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October 31, 2016

Citi Enlarges the Fine Print, But a Clever Ploy Lurks Within

Filed under: Finance — Edgar (aka MrConsumer) @ 6:09 am

We all periodically receive a “card agreement” from credit card issuers. It is usually a small, sixteen panel, accordion-pleated booklet full of fine print about how finance charges are calculated, how fees and payments will be applied, etc.

Citi card agreement

Citi, however, has seen the light. They just sent out a new and improved version on 8-1/2 by 11 paper, divided into numbered sections, printed using a decent size font, and written in relatively plain English.

new agreement

The new document is 15 pages long, however, which probably won’t encourage too many people to sit down and read it.

One big change in terms is Citi’s mandatory arbitration provision. They have heard regulators and advocates complain about these legal provisions that prohibit cardholders from going to court or participating in a class action lawsuit against the card issuer. Citi is giving their customers a one-time chance to opt-out of arbitration.

(Larger than usual) *MOUSE PRINT:

arbitration provision

You only have until December 22 to notify Citi that you want out of arbitration. But lest we think that Citi has completely become pro-consumer, they required you sent them a physical letter with your request to opt-out. You cannot call (we tried) and you cannot email. You have to write a real letter (remember them) and put a stamp on the envelope.

Citi has certainly taken an approach to assure that the fewest possible cardholders will take advantage of this one-time offer. At least they didn’t require the request to be notarized and sent via certified mail.


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April 25, 2016

Early Withdrawal Penalties Reach New High (or Low)

Filed under: Finance — Edgar (aka MrConsumer) @ 5:47 am

Dave S. recently wrote to Mouse Print* about an eye-opening notice he received from Wings Financial Credit Union when his certificate of deposit matured. It announced a change in their early withdrawal penalties.



Unbelievably, the credit union will now charge two-years-worth of interest on any CD over a year if you withdraw money early. In other words, if you opened one of their 26-month CDs with $25,000 paying 1.00% interest, and decide three months after opening the account that you need the money for another purpose, they will confiscate the interest you’ve already earned and put it toward a total charge of $500 in penalties! You will actually lose principal.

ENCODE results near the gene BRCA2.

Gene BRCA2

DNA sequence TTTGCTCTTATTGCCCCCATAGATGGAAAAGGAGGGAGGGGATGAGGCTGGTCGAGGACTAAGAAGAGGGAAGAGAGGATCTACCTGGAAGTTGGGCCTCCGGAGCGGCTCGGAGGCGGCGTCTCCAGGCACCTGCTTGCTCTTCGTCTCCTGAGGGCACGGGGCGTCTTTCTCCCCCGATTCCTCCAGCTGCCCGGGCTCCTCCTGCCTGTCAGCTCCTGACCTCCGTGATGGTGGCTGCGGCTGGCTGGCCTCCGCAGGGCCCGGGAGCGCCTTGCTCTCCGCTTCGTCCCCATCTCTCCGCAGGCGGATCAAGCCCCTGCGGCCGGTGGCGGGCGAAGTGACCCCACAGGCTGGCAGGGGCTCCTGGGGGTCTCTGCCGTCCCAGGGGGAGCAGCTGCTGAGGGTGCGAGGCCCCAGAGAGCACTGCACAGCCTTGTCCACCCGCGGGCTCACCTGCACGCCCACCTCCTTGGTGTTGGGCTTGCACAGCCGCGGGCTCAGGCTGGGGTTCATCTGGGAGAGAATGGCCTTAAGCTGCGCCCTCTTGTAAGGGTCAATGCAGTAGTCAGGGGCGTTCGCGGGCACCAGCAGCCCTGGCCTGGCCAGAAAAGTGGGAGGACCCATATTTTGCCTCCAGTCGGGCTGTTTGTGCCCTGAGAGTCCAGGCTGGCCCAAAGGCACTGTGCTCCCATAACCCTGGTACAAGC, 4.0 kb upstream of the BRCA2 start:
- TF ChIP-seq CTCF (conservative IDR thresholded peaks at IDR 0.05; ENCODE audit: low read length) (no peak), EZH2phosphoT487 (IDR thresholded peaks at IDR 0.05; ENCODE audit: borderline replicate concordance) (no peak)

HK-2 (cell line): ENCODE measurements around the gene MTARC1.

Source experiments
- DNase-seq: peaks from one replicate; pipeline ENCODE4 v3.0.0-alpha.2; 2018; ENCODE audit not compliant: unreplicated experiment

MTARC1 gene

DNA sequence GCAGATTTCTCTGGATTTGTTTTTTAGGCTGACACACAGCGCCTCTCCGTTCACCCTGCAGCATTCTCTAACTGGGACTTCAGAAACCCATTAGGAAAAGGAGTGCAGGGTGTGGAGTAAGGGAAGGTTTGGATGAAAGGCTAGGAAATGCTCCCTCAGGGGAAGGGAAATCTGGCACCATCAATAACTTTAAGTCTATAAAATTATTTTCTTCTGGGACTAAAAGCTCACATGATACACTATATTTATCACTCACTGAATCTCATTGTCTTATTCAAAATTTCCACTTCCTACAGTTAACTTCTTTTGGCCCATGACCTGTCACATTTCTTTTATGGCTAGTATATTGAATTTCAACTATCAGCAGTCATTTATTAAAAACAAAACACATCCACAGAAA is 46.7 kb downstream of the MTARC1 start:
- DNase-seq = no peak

Mouse Print* contacted Wings Financial to question the severity of their new penalties. A customer service representative replied:

…we have had many members express the same frustration. We are awaiting Board approval to reduce the penalty…

This credit union is not alone in jacking up early withdrawal penalties. Gone are the days of the simple three months loss of interest for early withdrawals. Even MrConsumer’s own credit union is clamping down.


USAlliance terms

Here, the penalty is only a year of interest. How generous of them.

We’ve always thought of credit unions as being very member-driven, and offering better rates and terms than the big banks. That apparently is not always the case.


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April 18, 2016

Citi’s New Credit Card Fine Print Improves Benefits

Filed under: Finance — Edgar (aka MrConsumer) @ 5:55 am

Citi Double Cash CardOn April 17, Citi sent out an email to holders of certain credit cards announcing “Important information about your card’s protection benefits.” Uh oh, you know what that usually means. But for once that notice from a credit card issuer announcing a change in terms had good news for cardholders, reversing an industry trend.

Buried in the linked detailed brochure are these generous improvements in benefits: